Recovery from gunshot called miracle

By | April 23, 2009

“My grandmother is 99, so I thought the call may have been about her,” said Rich, principal and administrator of faith formation at Holy Rosary Parish and School. “My mother was crying on the phone. The first thing you start doing is praying. I sent out e-mails asking as many people as I could to pray for him, as did many others.”



Jory Aebly hugs his mother Debb Wolfram at a press conference at MetroHealth Medical Center on March 31, the day he was released from the hospital following a gunshot wound to the head Feb. 22. (Photo courtesy MetroHealth Medical Center)

According to Jory’s mother, Debb Wolfram, doctors at MetroHealth Medical Center in Cleveland did not expect her son to survive the first night. The prognosis turned out to be false. While the bullet passed through two lobes of Jory’s brain, amazingly, it missed the major arteries and brain centers.


According to Dr. Robert Geertman, Jory’s neurosurgeon, his patient’s recovery is “one in a million.”

“My jaw was on the floor after a day or two of seeing he is hanging on,” he added.

“I’d say it’s pretty miraculous.”

“We certainly believe it is miraculous,” said Wolfram. “That was the consensus of several doctors, not just one.”

Jory dealt with an awful amount of pain, she added. He was moved from ICU to a trauma floor on March 5 and then to the MetroHealth Brain Injury Rehabilitation Unit on March 10. Although Jory suffered from severe headaches, he completed daily physical, speech and occupational therapy. He was walking, supervised with the aid of a walker, within the first week. His rehabilitation also included neurological music therapy. Jory was discharged from the hospital on March 31.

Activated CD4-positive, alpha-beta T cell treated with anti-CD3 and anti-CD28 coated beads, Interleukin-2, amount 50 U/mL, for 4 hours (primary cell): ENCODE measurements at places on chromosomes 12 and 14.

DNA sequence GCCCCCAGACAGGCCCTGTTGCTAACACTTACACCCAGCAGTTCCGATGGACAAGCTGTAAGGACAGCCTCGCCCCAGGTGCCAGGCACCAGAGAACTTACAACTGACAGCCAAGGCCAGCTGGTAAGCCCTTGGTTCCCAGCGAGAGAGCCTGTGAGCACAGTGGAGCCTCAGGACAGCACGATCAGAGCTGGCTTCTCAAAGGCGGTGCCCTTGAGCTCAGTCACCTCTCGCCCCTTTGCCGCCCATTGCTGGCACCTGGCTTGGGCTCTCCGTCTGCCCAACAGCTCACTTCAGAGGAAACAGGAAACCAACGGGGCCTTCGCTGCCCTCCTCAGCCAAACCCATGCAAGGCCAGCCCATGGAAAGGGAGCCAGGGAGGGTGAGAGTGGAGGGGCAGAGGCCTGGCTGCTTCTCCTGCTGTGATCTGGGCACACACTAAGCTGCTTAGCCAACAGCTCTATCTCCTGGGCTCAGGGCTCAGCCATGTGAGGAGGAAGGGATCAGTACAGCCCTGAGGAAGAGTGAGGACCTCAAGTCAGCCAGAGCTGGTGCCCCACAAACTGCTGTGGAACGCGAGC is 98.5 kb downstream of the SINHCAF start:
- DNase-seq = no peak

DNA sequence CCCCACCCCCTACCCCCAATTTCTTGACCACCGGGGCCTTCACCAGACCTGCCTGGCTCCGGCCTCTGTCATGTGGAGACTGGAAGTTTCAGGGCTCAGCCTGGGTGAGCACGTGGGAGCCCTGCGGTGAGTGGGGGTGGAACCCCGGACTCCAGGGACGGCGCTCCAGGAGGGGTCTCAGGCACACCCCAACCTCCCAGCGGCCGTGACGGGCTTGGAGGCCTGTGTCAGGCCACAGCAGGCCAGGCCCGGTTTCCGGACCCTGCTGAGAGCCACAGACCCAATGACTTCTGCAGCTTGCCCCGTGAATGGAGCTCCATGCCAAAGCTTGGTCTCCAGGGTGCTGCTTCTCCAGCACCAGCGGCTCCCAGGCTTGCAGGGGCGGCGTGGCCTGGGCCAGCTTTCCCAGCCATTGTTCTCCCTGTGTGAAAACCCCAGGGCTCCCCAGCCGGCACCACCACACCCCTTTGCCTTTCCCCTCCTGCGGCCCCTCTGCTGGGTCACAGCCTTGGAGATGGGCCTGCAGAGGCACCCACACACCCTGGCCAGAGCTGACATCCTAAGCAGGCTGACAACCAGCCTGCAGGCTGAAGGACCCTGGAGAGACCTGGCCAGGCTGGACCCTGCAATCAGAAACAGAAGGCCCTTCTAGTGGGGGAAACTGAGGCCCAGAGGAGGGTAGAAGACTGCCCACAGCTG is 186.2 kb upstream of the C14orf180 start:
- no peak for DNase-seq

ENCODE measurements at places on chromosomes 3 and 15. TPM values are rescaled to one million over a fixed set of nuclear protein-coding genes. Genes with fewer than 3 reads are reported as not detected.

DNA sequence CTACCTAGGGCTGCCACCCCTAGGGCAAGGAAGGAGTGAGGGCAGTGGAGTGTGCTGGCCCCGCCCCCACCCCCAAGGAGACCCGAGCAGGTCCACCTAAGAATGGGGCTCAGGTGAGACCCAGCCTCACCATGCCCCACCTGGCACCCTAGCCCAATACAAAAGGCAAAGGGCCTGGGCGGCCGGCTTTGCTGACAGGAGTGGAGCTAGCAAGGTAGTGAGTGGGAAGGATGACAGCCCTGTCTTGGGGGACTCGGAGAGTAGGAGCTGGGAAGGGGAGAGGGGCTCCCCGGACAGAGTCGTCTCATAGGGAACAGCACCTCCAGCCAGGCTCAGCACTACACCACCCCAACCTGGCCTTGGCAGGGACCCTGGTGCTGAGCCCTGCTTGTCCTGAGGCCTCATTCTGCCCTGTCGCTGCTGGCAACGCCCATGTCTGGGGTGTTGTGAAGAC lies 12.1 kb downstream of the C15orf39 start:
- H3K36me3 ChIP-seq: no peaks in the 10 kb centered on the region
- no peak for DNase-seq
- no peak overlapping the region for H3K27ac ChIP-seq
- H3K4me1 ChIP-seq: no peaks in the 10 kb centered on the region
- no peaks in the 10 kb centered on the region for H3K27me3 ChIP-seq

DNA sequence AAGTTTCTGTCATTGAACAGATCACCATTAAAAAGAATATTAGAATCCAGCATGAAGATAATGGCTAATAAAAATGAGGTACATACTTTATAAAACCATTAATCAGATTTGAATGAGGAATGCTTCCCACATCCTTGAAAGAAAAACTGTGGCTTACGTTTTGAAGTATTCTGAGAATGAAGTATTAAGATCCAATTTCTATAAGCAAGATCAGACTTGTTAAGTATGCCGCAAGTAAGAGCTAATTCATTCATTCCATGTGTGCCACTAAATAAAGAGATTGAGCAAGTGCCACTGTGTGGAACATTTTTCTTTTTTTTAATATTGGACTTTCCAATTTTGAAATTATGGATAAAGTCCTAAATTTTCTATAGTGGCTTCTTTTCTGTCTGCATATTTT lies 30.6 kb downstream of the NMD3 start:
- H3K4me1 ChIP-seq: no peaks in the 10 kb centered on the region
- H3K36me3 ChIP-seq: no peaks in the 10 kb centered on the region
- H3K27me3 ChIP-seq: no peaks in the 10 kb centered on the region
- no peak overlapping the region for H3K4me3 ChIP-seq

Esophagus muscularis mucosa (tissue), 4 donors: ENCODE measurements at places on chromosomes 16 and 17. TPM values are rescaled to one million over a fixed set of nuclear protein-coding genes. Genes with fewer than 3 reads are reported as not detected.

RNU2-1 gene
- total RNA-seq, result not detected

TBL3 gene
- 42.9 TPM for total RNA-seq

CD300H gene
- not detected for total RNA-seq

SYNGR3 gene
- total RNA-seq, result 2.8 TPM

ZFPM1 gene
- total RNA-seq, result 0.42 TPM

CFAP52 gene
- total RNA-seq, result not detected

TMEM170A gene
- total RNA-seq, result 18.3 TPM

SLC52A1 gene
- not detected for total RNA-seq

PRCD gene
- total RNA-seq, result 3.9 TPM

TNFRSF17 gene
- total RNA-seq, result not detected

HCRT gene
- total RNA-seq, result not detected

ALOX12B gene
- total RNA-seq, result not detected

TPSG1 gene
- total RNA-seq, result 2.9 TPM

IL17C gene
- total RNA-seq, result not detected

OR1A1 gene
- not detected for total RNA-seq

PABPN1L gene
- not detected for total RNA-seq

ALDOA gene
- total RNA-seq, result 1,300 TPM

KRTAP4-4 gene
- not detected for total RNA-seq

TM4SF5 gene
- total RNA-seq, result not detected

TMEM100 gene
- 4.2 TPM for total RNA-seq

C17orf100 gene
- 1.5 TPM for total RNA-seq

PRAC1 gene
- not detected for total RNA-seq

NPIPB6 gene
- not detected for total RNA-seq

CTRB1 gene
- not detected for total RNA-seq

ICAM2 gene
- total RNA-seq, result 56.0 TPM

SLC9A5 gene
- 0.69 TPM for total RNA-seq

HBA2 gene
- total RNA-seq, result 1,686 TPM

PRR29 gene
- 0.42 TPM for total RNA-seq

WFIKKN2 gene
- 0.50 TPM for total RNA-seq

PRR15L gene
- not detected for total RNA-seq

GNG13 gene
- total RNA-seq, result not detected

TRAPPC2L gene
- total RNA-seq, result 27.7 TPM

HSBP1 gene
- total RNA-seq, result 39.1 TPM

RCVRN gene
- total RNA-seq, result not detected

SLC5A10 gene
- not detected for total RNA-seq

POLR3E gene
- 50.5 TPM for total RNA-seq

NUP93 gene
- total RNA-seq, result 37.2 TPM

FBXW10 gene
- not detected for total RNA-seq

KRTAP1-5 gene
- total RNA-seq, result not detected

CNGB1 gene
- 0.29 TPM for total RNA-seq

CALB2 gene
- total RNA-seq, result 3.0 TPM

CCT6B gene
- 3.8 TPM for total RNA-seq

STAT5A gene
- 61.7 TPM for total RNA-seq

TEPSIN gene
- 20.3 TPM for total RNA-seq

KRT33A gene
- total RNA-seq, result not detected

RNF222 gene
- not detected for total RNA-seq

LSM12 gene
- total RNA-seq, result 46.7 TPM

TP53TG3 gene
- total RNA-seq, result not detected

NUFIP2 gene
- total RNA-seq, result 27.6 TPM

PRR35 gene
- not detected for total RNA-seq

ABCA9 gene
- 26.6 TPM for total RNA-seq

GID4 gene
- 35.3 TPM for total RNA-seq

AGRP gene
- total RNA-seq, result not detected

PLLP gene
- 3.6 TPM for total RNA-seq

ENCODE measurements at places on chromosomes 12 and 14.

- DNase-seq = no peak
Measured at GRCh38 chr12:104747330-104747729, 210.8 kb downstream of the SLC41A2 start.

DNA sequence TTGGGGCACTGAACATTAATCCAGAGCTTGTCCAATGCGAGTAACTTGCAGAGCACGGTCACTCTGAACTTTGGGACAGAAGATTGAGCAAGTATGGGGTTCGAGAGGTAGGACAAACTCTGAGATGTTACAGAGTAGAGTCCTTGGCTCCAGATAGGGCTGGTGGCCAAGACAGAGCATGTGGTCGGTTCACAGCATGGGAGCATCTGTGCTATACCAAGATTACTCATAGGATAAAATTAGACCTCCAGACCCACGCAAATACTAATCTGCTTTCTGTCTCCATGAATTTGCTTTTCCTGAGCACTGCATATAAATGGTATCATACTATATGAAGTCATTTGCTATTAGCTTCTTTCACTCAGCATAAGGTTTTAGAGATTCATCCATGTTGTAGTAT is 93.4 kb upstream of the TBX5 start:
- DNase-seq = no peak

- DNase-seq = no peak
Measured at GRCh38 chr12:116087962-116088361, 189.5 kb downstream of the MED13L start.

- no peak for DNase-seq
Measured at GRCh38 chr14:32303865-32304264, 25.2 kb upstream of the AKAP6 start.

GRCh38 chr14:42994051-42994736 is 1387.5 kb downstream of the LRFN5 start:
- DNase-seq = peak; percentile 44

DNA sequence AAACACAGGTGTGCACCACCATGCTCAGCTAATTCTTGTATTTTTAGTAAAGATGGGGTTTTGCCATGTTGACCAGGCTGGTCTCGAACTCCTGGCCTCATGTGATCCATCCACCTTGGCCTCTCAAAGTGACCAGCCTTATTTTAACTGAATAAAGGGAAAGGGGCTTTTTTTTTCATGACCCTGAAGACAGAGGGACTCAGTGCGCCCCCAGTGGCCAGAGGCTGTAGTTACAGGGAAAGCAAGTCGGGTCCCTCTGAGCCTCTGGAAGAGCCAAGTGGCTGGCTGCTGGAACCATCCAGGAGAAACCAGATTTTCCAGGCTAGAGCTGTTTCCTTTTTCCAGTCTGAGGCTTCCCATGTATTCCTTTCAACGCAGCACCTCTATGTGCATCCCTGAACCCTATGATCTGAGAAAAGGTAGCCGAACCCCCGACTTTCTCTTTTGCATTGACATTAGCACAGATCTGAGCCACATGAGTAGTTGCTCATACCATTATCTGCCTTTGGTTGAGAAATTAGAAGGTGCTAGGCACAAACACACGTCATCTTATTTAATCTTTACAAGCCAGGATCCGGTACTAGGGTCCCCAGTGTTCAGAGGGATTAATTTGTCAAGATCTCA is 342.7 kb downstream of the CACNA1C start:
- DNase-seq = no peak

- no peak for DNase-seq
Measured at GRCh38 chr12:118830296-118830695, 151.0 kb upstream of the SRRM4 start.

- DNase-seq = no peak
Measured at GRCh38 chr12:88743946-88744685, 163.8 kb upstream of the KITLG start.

A graduate of Aquin High School in Freeport, Ill. where he was a talented football player and musician, and Bowling Green State University (Ohio), Jory continues his recovery through an outpatient program. He hopes to return to his job at the microbiology lab at Cleveland Clinic.

During his hospital stay, Fr. Arthur Snedeker, the chaplain at MetroHealth, gave Jory the last of 12 rosaries blessed for the hospital by Pope John Paul II leading to a possible connection to the sainthood process for the late pontiff. Fr. Snedeker had asked Pope John Paul II, through prayer, to pray for Jory and to protect him.

According to Catholic News Service, currently a presumed miracle through the intercession of the late pope – involving a French nun said to have been cured of Parkinson’s disease – is being studied in a five-step process in Rome that involves medical experts, a medical board, theological consultors, the members of the Congregation for Saints’ Causes and, finally, Pope Benedict XVI. The sainthood process generally requires two miracles occurring through the intercession of the candidate, one for beatification and one for canonization.

The media attention surrounding Jory’s recovery has been overwhelming, said Wolfram. She added that her son is touched when people mention the presence of God in their get well wishes.

“He believes this happened for a reason,” said Wolfram. “God answered our prayers.”

She asked that people also keep Pechanec and his family in their thoughts and prayers.

Rich said he has been inspired by the outpouring of faith for Jory.

“I hear back from people through e-mails,” he said. “They want this miracle to continue and will keep this prayer chain going.”

Donations to help offset medical expenses are being accepted. Send donations, payable to “The Jory Aebly Fund,” to: U.S. Bank, 1350 Euclid Ave, Cleveland, OH 44115. Donations, designated for Jory Aebly, may also be made at local U.S. Bank branches.

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